Smart or dumb pick? We won't know the answer for some time, though our natural off-season optimism has most of us feeling fat and happy for now. I love the glow of the off season. Even with holes on our roster large enough to drive a truck through, fans are predicting as many as 12 wins. I'd be shocked if we won more than 7 and not surprised if we went 2-15. Despite a draft that left me mostly happy (including the Walker pick). I think Seattle made smart gambles. But I recognize the uncertainty of the draft and the dearth of talent on our roster other than at WR, safety and punter.

Expand full comment
author

It's selective reasoning. People love to point out Saquon Barkley, or Todd Gurley (after he nearly won two MVP awards), or Penny and say, "See, RBs carry too much risk!"

But there's no context there. There's no context about all the RBs who come along and don't suffer devastating injuries in the prime of their careers, like Ezekiel Elliott, Leonard Fournette, Melvin Gordon, Nick Chubb, Derrick Henry, Alvin Kamara, etc. No context that a highly drafted RB is in many cases more likely to produce 1-4 excellent seasons for a team, as if a team wouldn't be lucky to get 1-4 excellent seasons from ANY position, as if the only way a prospect is "worth" drafting in the first round (again, we've moved "the line of ridicule" for RBs out of total convenience sake from the first round to now the top two rounds) without pointing out that a myriad of players at QB, WR, EDGE, CB, and so on, rarely produce even one valuable season. No context that 2/3 of QB picks in the first round are total busts. No context for the fact that NFL fans haven't had any discourse about the disappointing injury-riddled careers of so many stars at every other position like OBJ, Andrew Luck, Bradley Chubb, Michael Thomas, Derwin James, and so on for infinity. No context for the fact that it's "perfectly ok" to draft a WR in the top-40 picks even though the only WRs drafted in that range since 2014 to make multiple Pro Bowls are Amari Cooper and Justin Jefferson and many have been massively disappointing in the "Era of the WR". No context at all.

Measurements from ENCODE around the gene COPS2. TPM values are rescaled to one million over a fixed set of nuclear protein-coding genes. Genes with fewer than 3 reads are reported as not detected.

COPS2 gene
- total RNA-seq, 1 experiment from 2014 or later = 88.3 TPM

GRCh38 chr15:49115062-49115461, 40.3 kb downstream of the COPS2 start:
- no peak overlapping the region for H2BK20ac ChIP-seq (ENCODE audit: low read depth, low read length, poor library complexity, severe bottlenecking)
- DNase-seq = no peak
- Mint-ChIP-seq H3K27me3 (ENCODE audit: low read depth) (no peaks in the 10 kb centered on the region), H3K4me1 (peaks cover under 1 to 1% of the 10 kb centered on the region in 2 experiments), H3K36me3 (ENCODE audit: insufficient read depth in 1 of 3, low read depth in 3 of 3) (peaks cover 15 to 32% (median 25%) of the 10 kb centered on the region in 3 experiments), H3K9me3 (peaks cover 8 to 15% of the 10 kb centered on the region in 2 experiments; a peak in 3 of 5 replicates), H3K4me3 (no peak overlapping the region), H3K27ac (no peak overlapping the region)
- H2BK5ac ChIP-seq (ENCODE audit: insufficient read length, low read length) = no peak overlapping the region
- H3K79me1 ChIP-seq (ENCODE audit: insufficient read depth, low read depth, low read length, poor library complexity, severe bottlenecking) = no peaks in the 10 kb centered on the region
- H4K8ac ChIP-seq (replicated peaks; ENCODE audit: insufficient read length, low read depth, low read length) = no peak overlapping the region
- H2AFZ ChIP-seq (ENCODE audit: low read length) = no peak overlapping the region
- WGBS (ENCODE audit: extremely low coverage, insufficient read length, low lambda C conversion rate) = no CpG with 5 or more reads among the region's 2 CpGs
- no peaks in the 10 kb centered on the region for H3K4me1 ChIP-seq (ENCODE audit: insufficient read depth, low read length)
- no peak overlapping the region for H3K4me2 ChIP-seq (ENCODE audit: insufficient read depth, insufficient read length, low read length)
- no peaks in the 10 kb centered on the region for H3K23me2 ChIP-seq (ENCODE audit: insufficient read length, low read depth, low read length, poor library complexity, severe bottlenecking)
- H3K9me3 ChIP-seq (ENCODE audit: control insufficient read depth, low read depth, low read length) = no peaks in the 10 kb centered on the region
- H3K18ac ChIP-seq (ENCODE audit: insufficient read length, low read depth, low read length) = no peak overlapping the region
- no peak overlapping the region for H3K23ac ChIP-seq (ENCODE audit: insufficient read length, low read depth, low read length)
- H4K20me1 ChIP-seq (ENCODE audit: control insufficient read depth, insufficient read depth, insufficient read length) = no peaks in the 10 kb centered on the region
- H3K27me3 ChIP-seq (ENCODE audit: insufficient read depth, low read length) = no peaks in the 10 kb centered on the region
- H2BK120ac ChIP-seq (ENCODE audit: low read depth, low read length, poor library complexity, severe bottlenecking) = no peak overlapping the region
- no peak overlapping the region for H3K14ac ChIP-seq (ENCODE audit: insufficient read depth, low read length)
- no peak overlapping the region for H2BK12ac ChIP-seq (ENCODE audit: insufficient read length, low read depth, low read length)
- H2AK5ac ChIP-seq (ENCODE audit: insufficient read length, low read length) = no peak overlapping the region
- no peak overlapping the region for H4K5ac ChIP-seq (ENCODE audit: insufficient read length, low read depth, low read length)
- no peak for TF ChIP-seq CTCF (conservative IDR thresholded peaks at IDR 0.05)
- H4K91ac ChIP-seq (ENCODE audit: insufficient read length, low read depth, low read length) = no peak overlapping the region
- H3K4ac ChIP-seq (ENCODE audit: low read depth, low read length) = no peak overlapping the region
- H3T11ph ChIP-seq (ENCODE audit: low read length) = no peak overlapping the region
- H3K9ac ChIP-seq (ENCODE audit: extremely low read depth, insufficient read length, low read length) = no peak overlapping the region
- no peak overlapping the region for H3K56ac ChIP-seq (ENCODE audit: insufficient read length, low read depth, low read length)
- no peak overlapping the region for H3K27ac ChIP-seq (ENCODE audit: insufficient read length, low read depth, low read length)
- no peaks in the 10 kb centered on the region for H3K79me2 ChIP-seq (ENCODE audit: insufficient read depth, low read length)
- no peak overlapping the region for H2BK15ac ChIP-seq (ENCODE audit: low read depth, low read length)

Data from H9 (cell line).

It's this type of selective reasoning, biased arguments, lack of empirical evidence, and narrative-based statements that are used to intentionally fool fans into believing that there are binary answers to the "RBs don't matter" argument and that "clearly all signs point to the idea that if you draft a RB early, he will be just like Saquon Barkley or Christian McCaffrey, and THAT IS A BAD THING." Instead of holding up Saquon Barkley next to Andrew Luck, Saquon Barkley next to Nick Chubb, Saquon Barkley next to Dante Fowler Jr. it's just "Look: Saquon Barkley got injured and has missed most of the last two seasons!" and fans might be tricked into thinking, "Ah, well, there you have it."